The Minnesota House Select Committee on Living Wage Jobs on Monday heard Brainerd area residents sound off on Minnesota’s economy and what should be done to attract good-paying jobs.
Comments from the group of 20 business people, labor supporters and other interested parties centered around early childhood education and unsuccessful legislative attempts to raise the minimum wage.
The committee met at the Brainerd Workforce Center at the Crow Wing County Community Services Building on Laurel Street.
Rep. Ryan Winkler, DFL-Golden Valley, and chair of the select committee, was author of the House bill to raise the minimum wage. In his opening presentation he maintained low-wage workers were likely to spend most of a minimum wage increase locally and rapidly.
Mark Ronnei, general manager of Grand View Lodge, urged lawmakers to be become knowledgeable on the issue and to be careful of the actions they take. He said the reality is that many people in service jobs receive tips and that should be taken into account as the Legislature considers raising the minimum wage.
“Don’t have us end up with unintended consequences,” he said.
Having employed many 16- and 17-year-old workers, Ronnei said his business has served as an introduction to the work world for many young people and has schooled them in basic workplace requirements.
“I’m teaching them how to work,” he said.
Rep. JoAnn Ward, DFL-Woodbury, noted the positive aspect of a minimum wage increase.
“If people have a little bit more money in their pocket, they spend it,” she said. “It’s very complicated and we’re not going to come up with a simple answer.”
Winkler responded to Ronnei’s concern about tips and the minimum wage by saying that possible compromise on tips was in the mix in his legislation.
“As the bill’s author, I’m open to any reasonable accommodation,” Winkler said.
Mike Brusseau, co-owner of Rafferty’s Pizza Restaurant, said an increase in the minimum wage could cost him $35,000 a year.
“Where am I going to come up with that money?” he asked. “I can work 80 hours a week instead of 60.”
Wayne Fleischhacker of the East Central Labor Council said there was considerable support for a petition his union had initiated, calling for a hike in the minimum wage.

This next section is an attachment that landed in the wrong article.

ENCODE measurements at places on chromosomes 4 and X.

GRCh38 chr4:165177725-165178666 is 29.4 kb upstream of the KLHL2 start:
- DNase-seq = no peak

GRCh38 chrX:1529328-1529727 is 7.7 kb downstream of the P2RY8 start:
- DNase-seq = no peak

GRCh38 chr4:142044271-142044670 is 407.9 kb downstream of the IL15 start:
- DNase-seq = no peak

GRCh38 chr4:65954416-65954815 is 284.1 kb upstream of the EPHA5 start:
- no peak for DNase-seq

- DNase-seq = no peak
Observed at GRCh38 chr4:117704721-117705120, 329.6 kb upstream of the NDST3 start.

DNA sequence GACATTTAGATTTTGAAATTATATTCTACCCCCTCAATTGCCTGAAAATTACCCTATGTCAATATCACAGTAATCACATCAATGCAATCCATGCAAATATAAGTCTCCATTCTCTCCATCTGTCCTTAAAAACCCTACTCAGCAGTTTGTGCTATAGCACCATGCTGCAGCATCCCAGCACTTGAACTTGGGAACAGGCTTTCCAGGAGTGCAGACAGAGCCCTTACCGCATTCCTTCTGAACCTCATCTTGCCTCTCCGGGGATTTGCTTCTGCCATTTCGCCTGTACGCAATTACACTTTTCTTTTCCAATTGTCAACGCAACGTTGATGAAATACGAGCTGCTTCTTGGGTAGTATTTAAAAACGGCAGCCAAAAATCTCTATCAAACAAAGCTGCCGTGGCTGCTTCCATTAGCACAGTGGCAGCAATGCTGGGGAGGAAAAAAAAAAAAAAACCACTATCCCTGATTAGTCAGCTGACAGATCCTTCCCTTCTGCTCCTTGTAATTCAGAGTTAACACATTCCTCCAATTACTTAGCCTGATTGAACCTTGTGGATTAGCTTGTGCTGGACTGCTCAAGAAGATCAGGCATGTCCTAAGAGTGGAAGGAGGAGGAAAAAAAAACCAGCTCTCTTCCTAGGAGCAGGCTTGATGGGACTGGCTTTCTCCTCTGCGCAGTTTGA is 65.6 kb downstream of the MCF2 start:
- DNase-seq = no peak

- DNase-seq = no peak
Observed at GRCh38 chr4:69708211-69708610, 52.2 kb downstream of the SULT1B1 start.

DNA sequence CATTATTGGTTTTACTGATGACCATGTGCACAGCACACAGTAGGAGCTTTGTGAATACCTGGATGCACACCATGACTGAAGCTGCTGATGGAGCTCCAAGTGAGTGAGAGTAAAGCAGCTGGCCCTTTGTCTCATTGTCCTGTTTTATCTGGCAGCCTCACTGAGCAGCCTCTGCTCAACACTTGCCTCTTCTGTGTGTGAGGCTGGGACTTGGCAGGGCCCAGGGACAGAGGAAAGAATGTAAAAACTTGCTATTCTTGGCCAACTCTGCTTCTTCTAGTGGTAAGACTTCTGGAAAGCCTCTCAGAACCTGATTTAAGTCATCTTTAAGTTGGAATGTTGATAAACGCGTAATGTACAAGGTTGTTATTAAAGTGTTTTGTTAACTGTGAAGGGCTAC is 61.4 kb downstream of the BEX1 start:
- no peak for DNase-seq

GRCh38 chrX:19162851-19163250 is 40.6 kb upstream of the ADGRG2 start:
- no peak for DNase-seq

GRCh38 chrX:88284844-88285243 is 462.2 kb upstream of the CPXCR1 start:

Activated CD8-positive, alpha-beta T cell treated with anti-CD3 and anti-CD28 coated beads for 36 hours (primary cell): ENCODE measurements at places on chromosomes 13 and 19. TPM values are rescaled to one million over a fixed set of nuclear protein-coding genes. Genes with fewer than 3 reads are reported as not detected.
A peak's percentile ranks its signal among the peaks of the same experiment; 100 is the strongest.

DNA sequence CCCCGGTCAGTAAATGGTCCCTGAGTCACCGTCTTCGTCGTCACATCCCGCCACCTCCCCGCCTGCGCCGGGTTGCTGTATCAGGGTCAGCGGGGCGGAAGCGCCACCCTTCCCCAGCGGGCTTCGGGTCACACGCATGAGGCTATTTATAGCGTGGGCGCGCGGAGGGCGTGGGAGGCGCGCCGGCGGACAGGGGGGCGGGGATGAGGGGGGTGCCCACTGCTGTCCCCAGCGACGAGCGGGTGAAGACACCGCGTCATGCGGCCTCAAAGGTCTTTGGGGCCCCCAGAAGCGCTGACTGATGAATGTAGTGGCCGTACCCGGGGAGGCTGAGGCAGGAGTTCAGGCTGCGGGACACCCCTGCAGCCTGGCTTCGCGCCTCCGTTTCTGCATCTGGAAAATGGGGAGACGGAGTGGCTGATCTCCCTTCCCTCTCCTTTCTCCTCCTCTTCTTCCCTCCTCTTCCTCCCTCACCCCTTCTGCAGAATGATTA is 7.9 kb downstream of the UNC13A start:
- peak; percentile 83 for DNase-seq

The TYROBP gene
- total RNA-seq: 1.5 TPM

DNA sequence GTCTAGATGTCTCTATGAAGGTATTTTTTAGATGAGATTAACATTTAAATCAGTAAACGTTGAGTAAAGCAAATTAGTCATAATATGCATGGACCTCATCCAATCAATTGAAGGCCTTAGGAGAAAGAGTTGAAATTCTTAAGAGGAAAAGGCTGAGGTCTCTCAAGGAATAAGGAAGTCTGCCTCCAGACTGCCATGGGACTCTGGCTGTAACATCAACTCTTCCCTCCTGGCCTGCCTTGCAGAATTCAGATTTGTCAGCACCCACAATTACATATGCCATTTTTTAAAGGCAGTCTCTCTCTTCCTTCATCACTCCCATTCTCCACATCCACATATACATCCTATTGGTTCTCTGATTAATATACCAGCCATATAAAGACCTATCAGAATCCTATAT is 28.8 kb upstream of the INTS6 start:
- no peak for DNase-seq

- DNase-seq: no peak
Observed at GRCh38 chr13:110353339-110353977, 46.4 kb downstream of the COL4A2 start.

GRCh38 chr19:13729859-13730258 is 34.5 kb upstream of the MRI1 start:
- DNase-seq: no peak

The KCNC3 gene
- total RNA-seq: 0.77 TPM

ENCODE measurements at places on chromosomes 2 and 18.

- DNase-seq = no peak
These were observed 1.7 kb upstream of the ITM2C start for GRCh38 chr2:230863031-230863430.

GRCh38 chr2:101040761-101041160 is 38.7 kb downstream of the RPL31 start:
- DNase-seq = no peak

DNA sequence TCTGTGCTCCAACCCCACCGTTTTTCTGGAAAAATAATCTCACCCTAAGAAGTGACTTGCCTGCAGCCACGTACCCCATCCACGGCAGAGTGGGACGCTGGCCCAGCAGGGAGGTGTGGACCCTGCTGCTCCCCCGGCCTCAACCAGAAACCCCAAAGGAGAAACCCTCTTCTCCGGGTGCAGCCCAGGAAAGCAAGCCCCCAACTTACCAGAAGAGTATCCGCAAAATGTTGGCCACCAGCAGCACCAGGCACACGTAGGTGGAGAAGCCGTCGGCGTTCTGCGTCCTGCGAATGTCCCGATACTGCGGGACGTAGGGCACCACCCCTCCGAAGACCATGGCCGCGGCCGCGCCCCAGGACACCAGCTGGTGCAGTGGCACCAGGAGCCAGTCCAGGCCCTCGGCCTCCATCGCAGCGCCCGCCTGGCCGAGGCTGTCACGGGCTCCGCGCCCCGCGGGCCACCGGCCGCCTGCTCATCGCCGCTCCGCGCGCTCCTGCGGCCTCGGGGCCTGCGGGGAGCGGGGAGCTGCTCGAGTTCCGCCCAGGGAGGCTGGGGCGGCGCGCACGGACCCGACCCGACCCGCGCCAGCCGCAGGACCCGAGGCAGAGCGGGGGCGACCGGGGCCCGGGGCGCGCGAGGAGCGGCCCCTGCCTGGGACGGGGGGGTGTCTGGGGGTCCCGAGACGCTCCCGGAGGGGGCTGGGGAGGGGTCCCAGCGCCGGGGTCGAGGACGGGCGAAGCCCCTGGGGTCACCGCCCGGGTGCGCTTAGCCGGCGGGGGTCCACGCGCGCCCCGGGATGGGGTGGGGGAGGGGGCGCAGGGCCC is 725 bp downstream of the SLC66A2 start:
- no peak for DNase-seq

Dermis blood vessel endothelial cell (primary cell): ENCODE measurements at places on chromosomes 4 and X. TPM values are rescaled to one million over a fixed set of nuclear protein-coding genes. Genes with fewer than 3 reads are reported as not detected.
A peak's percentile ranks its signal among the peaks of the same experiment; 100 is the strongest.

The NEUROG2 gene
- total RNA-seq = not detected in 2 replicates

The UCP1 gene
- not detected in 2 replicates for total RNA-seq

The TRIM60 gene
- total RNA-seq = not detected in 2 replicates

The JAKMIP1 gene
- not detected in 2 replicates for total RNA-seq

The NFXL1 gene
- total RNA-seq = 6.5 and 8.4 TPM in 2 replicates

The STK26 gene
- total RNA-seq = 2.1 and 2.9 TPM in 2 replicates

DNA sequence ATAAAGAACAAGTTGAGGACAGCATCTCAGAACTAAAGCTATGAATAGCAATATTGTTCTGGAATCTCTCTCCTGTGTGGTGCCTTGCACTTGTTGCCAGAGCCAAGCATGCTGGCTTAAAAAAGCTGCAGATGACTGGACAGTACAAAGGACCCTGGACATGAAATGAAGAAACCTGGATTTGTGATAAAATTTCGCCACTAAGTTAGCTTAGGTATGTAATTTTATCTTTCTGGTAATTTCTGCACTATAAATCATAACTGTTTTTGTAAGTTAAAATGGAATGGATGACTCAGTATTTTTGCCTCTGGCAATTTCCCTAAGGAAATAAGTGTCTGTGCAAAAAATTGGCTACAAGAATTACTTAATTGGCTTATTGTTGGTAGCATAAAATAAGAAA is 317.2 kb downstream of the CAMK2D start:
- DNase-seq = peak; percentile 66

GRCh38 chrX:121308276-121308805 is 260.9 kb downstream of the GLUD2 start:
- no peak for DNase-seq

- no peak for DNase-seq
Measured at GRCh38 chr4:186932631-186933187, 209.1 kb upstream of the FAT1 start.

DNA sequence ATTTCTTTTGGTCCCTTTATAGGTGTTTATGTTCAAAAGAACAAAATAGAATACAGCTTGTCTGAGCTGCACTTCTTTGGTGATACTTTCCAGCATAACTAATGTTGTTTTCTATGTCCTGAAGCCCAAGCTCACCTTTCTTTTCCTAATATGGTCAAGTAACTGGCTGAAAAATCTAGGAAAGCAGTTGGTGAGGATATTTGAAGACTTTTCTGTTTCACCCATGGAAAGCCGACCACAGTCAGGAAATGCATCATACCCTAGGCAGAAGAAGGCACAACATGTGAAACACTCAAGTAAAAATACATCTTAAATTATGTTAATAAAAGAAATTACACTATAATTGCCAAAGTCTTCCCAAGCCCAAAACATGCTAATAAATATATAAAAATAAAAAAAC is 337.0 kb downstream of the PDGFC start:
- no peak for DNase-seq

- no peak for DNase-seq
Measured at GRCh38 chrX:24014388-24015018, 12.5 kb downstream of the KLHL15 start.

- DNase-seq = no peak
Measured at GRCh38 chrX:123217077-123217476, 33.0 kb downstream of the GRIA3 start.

“Please raise the minimum wage,” he said.
The select committee, which is charged to report back to the 2014 Legislature, includes four Democrats and three Republicans. Attending Monday’s session were Winkler, Ward and Rep. Joe Radinovich, DFL-Crosby. Also attending was Rep. John Ward, DFL-Baxter. Radinovich said the panel has met in St. Paul, Duluth, Hibbing and Albert Lea.
Rep. John Ward noted that Brainerd has consistently ranked as the city with highest unemployment rate among cities of 10,000 or more.
“We’re trying to get that to move the other way,” he said.
Radinovich emphasized the importance of early childhood education and the return on investment that society receives for such programs. He also addressed cuts that school districts such as the Crosby-Ironton School District have had to make in recent years. He also noted the high number of children who qualify for free or reduced price lunches in the Crosby-Ironton and Aitkin school districts.
Ronnei also said more flexibility is needed in school curriculum. He also criticized an “eastern, elitist mentality that says they (area graduates) have to leave to get a job.”
Al Doty, a staff person for Rep. Rick Nolan, D-Minn., said Central Lakes College recently received a $84,000 grant for its Small Business Development Center that should work well with the Bridges Academy program that aims to link young people with high-paying jobs that are available in the area.
Emily Swarthout, human resource director for Madden’s on Gull Lake, said the resort often has to recruit out of state to fill jobs for dishwashers, cooks and housekeepers.
Mark Innes, general manager of Rapid River Lodge and Water Park, noted that Brainerd’s paper plant is gone.
“Good jobs aren’t coming into Minnesota,” he said. “They’re leaving Minnesota.”